All of these acts amounted to what was called a “federal police power,” regulating matters of public health, safety, welfare and morals that had been traditionally left to the states.

Progressive political theorists placed greater hope in presidential than congressional action, and Theodore Roosevelt set the tone for the modern presidency.

Roosevelt was a moderately progressive president from 1901 to 1909 and would run as the head of an independent Progressive party in 1912. In his view, the president could do anything that the Constitution did not expressly forbid. This alarmed the more conservative leadership of the Republican party, which had, like their Whig forebears, regarded the legislature as the predominant branch in a republican government. He thus intervened in a national coal strike in 1902, launched loud rhetorical attacks on big business, and was actively involved in shaping legislation. Above all, Roosevelt promoted the progressive idea that policy should be made by expert administrators, scientifically trained civil servants who would be above politics. This idea led to the creation of a Department of Labor and a Bureau of Corporations.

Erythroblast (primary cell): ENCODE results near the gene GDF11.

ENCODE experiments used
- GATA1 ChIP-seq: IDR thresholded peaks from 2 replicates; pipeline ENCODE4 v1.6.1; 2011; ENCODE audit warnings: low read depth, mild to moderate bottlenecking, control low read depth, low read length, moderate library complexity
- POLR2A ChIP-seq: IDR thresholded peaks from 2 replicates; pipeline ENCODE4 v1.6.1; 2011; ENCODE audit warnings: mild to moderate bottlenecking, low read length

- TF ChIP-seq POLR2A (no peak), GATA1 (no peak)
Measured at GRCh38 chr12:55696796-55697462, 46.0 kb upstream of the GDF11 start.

The federal judiciary lagged behind the other branches in embracing progressivism. Though it accepted most progressive legislation at both the federal and state levels, it continued to believe that the Constitution limited Congress to the exercise of enumerated powers, that most regulatory power (the “police power”) belonged to the states, and the due process clause of the Fifth and Fourteenth Amendments protected fundamental rights from infringement. But it accepted as legitimate doubtful opinions that legislators offered—that margarine was a dangerous product, or that segregating the races was necessary to prevent race riots. A new generation of judges, educated in new law schools, brought a different jurisprudence into the twentieth century. Oliver Wendell Holmes, Roscoe Pound, and Louis D. Brandeis all embraced the idea of a “living Constitution,” of law and a Constitution that would evolve in response to social and economic changes. The socialists among them saw law as simply a tool of the capitalist class, and sought to turn it into a tool of the proletariat, or working class.